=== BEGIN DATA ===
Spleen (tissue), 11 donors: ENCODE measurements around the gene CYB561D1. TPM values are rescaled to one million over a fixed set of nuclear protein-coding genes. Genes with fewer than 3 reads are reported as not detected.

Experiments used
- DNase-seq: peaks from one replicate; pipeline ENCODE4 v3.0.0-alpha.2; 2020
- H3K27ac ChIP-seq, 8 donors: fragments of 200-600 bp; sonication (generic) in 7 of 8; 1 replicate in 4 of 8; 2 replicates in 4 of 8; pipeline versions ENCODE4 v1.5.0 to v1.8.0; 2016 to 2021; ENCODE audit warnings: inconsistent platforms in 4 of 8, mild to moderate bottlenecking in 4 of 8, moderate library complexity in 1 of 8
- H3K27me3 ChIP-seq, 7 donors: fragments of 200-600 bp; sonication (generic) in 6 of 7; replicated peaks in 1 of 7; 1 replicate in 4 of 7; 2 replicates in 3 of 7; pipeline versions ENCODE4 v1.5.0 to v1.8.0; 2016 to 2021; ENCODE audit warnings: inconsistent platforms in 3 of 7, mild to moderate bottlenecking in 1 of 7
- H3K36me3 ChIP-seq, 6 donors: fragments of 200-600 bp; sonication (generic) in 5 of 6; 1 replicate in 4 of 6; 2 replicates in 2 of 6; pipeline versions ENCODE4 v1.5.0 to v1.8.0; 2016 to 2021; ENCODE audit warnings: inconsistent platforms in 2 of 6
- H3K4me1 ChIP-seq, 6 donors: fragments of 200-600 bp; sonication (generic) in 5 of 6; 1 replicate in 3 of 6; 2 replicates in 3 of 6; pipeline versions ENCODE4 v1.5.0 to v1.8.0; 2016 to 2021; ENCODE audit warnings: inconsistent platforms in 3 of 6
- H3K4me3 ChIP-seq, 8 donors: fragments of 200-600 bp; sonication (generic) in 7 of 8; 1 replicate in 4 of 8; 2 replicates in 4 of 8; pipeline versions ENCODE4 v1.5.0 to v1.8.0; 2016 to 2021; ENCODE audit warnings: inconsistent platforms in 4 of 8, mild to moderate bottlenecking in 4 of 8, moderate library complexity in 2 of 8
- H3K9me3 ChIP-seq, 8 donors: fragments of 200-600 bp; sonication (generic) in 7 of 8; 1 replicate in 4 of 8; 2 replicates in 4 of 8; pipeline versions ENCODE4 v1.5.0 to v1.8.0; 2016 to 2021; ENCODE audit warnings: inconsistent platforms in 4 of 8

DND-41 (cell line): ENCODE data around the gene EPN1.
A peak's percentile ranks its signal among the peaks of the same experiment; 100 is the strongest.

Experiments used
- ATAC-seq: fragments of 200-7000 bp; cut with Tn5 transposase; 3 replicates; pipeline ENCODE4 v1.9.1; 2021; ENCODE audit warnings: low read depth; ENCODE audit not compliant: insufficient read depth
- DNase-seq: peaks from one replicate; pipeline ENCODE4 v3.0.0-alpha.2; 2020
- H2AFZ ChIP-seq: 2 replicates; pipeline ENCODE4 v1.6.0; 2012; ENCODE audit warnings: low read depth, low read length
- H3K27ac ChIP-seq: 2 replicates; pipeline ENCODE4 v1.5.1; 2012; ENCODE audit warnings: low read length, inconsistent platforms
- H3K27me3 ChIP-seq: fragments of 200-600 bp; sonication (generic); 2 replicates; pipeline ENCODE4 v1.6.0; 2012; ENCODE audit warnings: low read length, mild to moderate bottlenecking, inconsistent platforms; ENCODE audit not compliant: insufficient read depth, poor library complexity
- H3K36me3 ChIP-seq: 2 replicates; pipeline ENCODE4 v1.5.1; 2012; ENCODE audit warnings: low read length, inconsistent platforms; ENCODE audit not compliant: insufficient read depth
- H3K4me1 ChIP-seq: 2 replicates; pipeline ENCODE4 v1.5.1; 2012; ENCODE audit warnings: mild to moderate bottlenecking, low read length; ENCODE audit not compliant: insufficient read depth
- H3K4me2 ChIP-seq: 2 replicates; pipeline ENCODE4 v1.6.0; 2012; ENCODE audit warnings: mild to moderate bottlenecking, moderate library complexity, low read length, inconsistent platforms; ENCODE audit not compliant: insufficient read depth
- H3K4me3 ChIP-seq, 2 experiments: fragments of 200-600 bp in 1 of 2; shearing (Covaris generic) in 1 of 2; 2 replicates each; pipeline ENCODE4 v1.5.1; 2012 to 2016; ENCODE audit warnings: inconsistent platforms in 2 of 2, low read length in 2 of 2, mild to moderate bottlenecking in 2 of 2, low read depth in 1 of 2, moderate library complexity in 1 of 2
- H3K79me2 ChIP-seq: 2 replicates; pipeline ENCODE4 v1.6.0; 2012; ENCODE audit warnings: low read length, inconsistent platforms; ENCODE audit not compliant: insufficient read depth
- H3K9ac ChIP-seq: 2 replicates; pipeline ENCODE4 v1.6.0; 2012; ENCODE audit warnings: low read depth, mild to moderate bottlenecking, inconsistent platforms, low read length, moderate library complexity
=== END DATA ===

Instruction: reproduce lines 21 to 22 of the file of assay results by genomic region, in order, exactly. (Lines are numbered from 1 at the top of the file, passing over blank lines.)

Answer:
- H3K4me3 ChIP-seq, 2 experiments: fragments of 200-600 bp in 1 of 2; shearing (Covaris generic) in 1 of 2; 2 replicates each; pipeline ENCODE4 v1.5.1; 2012 to 2016; ENCODE audit warnings: inconsistent platforms in 2 of 2, low read length in 2 of 2, mild to moderate bottlenecking in 2 of 2, low read depth in 1 of 2, moderate library complexity in 1 of 2
- H3K79me2 ChIP-seq: 2 replicates; pipeline ENCODE4 v1.6.0; 2012; ENCODE audit warnings: low read length, inconsistent platforms; ENCODE audit not compliant: insufficient read depth